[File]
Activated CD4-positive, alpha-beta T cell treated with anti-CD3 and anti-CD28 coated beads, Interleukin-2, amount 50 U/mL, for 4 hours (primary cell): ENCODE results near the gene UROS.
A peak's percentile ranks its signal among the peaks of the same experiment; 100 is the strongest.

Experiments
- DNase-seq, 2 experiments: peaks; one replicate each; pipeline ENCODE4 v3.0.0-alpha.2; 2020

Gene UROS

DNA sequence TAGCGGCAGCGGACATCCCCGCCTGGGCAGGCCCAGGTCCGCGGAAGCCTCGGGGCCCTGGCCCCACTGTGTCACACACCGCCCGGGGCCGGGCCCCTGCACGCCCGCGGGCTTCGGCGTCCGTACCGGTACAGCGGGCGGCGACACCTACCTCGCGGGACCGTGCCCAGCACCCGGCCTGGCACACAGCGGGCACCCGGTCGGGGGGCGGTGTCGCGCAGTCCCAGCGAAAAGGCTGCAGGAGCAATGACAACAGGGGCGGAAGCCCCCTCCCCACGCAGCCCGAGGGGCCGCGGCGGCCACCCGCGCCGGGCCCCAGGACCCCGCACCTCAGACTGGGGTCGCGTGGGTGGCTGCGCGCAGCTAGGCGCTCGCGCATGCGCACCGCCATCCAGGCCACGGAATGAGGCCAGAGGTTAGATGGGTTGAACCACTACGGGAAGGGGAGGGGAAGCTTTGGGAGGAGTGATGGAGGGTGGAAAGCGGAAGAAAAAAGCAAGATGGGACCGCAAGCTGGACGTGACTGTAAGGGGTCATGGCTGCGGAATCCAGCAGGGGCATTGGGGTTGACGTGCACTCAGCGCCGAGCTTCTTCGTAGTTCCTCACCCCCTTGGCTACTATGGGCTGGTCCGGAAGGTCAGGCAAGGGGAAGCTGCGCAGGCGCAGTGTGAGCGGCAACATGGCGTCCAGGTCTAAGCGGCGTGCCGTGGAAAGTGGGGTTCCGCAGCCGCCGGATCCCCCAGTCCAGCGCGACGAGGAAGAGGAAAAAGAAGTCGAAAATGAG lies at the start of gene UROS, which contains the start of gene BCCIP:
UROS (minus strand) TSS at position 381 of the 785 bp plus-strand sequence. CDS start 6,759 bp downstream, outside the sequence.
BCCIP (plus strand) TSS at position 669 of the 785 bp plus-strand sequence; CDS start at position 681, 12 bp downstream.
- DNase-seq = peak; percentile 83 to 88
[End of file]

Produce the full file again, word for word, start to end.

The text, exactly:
Activated CD4-positive, alpha-beta T cell treated with anti-CD3 and anti-CD28 coated beads, Interleukin-2, amount 50 U/mL, for 4 hours (primary cell): ENCODE results near the gene UROS.
A peak's percentile ranks its signal among the peaks of the same experiment; 100 is the strongest.

Experiments
- DNase-seq, 2 experiments: peaks; one replicate each; pipeline ENCODE4 v3.0.0-alpha.2; 2020

Gene UROS

DNA sequence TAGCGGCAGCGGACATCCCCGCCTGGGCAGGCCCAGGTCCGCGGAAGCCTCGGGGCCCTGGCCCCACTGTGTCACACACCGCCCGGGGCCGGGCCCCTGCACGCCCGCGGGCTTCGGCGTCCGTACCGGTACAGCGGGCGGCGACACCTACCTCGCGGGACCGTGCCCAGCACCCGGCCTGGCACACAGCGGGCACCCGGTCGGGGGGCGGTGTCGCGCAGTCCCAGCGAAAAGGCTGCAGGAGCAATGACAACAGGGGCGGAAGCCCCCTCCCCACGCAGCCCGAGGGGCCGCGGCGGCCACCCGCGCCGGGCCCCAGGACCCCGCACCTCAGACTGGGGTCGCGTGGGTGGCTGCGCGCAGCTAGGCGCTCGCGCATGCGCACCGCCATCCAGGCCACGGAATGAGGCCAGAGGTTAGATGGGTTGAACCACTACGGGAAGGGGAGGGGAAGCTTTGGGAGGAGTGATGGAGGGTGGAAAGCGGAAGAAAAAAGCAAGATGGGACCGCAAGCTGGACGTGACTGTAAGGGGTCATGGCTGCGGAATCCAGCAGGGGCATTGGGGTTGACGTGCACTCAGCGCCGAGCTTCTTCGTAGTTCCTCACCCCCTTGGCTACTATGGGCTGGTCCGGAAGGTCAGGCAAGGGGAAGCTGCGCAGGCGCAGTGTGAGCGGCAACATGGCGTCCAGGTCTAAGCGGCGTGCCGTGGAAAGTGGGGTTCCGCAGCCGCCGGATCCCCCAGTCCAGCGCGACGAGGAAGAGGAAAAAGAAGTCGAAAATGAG lies at the start of gene UROS, which contains the start of gene BCCIP:
UROS (minus strand) TSS at position 381 of the 785 bp plus-strand sequence. CDS start 6,759 bp downstream, outside the sequence.
BCCIP (plus strand) TSS at position 669 of the 785 bp plus-strand sequence; CDS start at position 681, 12 bp downstream.
- DNase-seq = peak; percentile 83 to 88